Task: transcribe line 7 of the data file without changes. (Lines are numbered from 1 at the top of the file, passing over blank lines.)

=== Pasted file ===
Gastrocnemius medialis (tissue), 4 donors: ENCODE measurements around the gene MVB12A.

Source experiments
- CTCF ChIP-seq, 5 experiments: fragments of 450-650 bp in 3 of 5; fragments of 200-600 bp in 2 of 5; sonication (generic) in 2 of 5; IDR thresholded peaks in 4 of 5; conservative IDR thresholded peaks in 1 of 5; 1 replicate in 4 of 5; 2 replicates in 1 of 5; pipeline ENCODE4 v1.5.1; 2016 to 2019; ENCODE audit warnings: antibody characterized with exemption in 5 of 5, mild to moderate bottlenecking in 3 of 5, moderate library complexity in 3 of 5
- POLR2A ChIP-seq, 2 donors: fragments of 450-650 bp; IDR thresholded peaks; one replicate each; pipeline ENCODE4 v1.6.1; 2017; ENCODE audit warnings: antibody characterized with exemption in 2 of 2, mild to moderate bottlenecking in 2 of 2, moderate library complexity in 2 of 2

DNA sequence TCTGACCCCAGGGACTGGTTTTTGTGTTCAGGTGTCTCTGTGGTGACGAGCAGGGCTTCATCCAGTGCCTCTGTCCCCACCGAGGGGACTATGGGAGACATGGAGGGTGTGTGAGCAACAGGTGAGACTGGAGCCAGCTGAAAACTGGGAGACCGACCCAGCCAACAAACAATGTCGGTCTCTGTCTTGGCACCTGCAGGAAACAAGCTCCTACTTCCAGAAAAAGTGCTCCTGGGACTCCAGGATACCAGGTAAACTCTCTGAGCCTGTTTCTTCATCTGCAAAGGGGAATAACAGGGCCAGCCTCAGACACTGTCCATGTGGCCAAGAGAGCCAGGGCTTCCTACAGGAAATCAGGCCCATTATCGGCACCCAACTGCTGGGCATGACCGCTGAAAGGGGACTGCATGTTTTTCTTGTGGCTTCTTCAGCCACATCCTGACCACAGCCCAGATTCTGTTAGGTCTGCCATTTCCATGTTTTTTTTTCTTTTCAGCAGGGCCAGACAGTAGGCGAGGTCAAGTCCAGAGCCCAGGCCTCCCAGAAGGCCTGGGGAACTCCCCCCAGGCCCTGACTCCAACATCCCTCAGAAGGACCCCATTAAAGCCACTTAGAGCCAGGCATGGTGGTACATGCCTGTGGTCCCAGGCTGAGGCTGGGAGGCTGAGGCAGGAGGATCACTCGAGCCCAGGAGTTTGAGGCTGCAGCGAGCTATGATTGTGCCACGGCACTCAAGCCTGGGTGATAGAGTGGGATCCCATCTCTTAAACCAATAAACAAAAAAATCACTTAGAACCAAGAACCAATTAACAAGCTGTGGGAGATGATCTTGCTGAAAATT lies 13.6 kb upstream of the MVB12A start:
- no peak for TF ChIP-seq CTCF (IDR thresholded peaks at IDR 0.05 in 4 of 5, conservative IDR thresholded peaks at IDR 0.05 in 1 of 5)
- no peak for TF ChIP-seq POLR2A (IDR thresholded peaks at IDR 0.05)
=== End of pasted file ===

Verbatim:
- no peak for TF ChIP-seq POLR2A (IDR thresholded peaks at IDR 0.05)